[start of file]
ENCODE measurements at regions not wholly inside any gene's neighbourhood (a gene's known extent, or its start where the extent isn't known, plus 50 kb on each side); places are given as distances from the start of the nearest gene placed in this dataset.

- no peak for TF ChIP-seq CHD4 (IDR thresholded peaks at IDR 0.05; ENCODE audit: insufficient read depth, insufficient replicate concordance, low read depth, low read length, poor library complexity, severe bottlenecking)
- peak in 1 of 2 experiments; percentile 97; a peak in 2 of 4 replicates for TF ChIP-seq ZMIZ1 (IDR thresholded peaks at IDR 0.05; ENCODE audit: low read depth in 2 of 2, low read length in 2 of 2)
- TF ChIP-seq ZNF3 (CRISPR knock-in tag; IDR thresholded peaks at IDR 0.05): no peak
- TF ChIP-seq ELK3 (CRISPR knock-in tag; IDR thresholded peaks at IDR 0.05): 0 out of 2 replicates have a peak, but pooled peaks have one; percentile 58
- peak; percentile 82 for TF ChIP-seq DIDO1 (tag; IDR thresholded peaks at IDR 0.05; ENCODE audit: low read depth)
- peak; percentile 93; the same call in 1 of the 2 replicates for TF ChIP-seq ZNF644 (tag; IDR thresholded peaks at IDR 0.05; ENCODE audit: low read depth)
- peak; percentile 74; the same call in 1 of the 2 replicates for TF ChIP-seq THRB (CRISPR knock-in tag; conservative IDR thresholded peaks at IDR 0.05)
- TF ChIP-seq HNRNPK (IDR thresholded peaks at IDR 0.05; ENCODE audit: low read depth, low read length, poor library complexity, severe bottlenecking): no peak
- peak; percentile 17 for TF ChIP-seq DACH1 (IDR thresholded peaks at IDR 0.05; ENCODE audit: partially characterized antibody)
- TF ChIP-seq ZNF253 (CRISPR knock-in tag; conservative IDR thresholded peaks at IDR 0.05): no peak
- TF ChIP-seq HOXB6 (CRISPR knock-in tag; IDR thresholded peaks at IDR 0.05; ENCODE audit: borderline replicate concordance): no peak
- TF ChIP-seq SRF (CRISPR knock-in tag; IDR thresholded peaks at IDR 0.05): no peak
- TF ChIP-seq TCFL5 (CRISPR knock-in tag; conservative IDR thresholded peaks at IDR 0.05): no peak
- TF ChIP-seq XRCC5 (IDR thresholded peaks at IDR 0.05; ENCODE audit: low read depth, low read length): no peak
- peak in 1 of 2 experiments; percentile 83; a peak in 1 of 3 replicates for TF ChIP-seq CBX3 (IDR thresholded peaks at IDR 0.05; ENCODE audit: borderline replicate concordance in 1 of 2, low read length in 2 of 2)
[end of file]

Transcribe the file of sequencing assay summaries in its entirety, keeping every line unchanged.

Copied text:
ENCODE measurements at regions not wholly inside any gene's neighbourhood (a gene's known extent, or its start where the extent isn't known, plus 50 kb on each side); places are given as distances from the start of the nearest gene placed in this dataset.

- no peak for TF ChIP-seq CHD4 (IDR thresholded peaks at IDR 0.05; ENCODE audit: insufficient read depth, insufficient replicate concordance, low read depth, low read length, poor library complexity, severe bottlenecking)
- peak in 1 of 2 experiments; percentile 97; a peak in 2 of 4 replicates for TF ChIP-seq ZMIZ1 (IDR thresholded peaks at IDR 0.05; ENCODE audit: low read depth in 2 of 2, low read length in 2 of 2)
- TF ChIP-seq ZNF3 (CRISPR knock-in tag; IDR thresholded peaks at IDR 0.05): no peak
- TF ChIP-seq ELK3 (CRISPR knock-in tag; IDR thresholded peaks at IDR 0.05): 0 out of 2 replicates have a peak, but pooled peaks have one; percentile 58
- peak; percentile 82 for TF ChIP-seq DIDO1 (tag; IDR thresholded peaks at IDR 0.05; ENCODE audit: low read depth)
- peak; percentile 93; the same call in 1 of the 2 replicates for TF ChIP-seq ZNF644 (tag; IDR thresholded peaks at IDR 0.05; ENCODE audit: low read depth)
- peak; percentile 74; the same call in 1 of the 2 replicates for TF ChIP-seq THRB (CRISPR knock-in tag; conservative IDR thresholded peaks at IDR 0.05)
- TF ChIP-seq HNRNPK (IDR thresholded peaks at IDR 0.05; ENCODE audit: low read depth, low read length, poor library complexity, severe bottlenecking): no peak
- peak; percentile 17 for TF ChIP-seq DACH1 (IDR thresholded peaks at IDR 0.05; ENCODE audit: partially characterized antibody)
- TF ChIP-seq ZNF253 (CRISPR knock-in tag; conservative IDR thresholded peaks at IDR 0.05): no peak
- TF ChIP-seq HOXB6 (CRISPR knock-in tag; IDR thresholded peaks at IDR 0.05; ENCODE audit: borderline replicate concordance): no peak
- TF ChIP-seq SRF (CRISPR knock-in tag; IDR thresholded peaks at IDR 0.05): no peak
- TF ChIP-seq TCFL5 (CRISPR knock-in tag; conservative IDR thresholded peaks at IDR 0.05): no peak
- TF ChIP-seq XRCC5 (IDR thresholded peaks at IDR 0.05; ENCODE audit: low read depth, low read length): no peak
- peak in 1 of 2 experiments; percentile 83; a peak in 1 of 3 replicates for TF ChIP-seq CBX3 (IDR thresholded peaks at IDR 0.05; ENCODE audit: borderline replicate concordance in 1 of 2, low read length in 2 of 2)